From the opening scene of The Place Beyond The Pines, when Luke (Ryan Gosling – Drive / Crazy Stupid Love) bares his heavily tattooed torso on screen, you know you have entered the ‘land of the lowie’ - these are obviously jail tatts. Luke is on his way to perform dare-devil stunts on his motorbike in the carnival ‘globe of death,’ somewhere in upstate New York. If you’ve ever been to a fairground and seen one of those cages, you will know how dangerous and at the same time, how exciting, the spectacle is. Perhaps it is a metaphor for the risky, transient life Luke has led up to this point.

When he hooks up with an ex-one night stand, Romina (Eva Mendes – Hitch / The Other Guys), he finds out that he has a son, conceived when he was with her the year before. Struck by a sudden sense of familial duty, Luke decides to take on the responsibility of looking after his son, so he finds a place to stay on the outskirts of town. His landlord is a somewhat strange motor mechanic, Robin (Ben Mendelsohn – The Dark Night Rises / Killing Them Softly), with whom he forges a bond… and a plan to rob local banks. The scenes between these two characters are enough to raise the hairs on the back of your neck because you just know that, sooner or later, things ain’t gonna turn out right. After a heist goes awry, rookie cop Avery (Bradley Cooper – Limitless / Silver Linings Playbook) enters the scene and, lo and behold, you have a drama that will keep you riveted for the next two hours.

Constructed in three parts like a good novel, this is a finely scripted piece by director Derek Cianfrance (Blue Valentine) and his co-writers, Ben Coccio and Darius Marder. There is a lot happening in this film - the story spans a period of fifteen years, during which time the dramatic events unfold to envelop the next generation, the sons of Luke and Avery. The two boys come into their own and deliver excellent performances that, like the leads, deserve acknowledgement, in particular Emery Cohen (New York, I Love You / Smash), playing Avery’s son, AJ. Supporting roles are all first-rate, too, especially Mendelsohn, and Ray Liotta (Goodfellas / Hannibal) and Bruce Greenwood (Star Trek / i Robot) as bent cops. Rose Byrne (Get Him To The Greek / I Give It A Year) is good but under utilized as Bradley Cooper’s long-suffering wife.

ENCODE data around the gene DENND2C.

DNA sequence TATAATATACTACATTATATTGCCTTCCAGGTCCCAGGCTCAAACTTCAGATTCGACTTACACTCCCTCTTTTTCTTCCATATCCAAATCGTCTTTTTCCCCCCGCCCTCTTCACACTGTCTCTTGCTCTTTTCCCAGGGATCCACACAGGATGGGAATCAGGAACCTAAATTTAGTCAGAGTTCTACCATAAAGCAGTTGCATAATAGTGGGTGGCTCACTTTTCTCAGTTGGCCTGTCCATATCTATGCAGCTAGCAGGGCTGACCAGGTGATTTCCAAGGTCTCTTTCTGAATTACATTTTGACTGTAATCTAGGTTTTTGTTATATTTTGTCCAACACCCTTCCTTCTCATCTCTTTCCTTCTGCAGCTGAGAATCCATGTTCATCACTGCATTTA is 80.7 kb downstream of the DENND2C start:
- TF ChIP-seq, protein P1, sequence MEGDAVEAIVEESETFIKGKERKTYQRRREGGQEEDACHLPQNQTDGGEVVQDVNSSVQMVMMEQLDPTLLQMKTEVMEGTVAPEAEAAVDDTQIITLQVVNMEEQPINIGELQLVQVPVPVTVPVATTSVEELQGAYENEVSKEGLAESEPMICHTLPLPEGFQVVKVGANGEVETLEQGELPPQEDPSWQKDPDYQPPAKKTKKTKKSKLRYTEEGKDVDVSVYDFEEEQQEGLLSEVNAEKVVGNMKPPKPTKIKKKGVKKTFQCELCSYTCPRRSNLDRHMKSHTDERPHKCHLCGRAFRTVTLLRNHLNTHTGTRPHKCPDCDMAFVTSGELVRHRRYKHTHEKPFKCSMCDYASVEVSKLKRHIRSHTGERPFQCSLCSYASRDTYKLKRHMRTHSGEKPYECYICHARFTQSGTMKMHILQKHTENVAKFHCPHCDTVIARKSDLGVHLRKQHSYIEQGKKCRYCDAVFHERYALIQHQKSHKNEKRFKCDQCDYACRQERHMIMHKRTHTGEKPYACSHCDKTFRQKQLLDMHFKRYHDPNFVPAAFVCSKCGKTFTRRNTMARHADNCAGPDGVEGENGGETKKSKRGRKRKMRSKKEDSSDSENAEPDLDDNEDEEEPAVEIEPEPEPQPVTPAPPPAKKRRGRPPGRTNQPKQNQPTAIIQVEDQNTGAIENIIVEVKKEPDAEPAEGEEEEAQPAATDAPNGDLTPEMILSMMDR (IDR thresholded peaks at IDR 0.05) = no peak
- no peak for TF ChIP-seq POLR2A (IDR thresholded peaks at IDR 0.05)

The Place Beyond the Pines (the translation of the indigenous name Schenectady, the film’s setting) is beautifully shot by Sean Bobbitt (Shame / Hunger), who used 35mm film and it shows - it gives the movie a warm and nostalgic look. The atmosphere is enhanced by Mike Patton’s original score and an eclectic mix of music from Arvo Part to Hall and Oates and Bruce Springsteen. This is a commendable look at parental commitment that will leave you contemplating the importance of a father’s role in their children’s upbringing, of both the good and the harm that can be done. It will also leave you wondering who will end up being nominated for next year’s Best Actor Oscars - both Gosling and Cooper are awesome.


Previewed at Event Cinemas, George Street, Sydney, on April 29 2013


Ryan Gosling
Bradley Cooper
Eva Mendes
Ray Liotta

Derek Cianfrance

Derek Cianfrance
Ben Coccio
Darius Marder



140 minutes

May 9, 2013
The Place Beyond the Pines (2012) on IMDb
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